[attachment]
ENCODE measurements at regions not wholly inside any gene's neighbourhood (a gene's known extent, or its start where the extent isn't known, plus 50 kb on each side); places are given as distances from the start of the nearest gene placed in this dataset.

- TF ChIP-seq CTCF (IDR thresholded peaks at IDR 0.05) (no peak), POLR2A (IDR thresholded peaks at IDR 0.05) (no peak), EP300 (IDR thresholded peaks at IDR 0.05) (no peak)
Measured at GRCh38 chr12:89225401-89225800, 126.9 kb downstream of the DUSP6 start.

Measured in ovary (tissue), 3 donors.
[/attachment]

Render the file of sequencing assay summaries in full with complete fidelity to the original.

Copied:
ENCODE measurements at regions not wholly inside any gene's neighbourhood (a gene's known extent, or its start where the extent isn't known, plus 50 kb on each side); places are given as distances from the start of the nearest gene placed in this dataset.

- TF ChIP-seq CTCF (IDR thresholded peaks at IDR 0.05) (no peak), POLR2A (IDR thresholded peaks at IDR 0.05) (no peak), EP300 (IDR thresholded peaks at IDR 0.05) (no peak)
Measured at GRCh38 chr12:89225401-89225800, 126.9 kb downstream of the DUSP6 start.

Measured in ovary (tissue), 3 donors.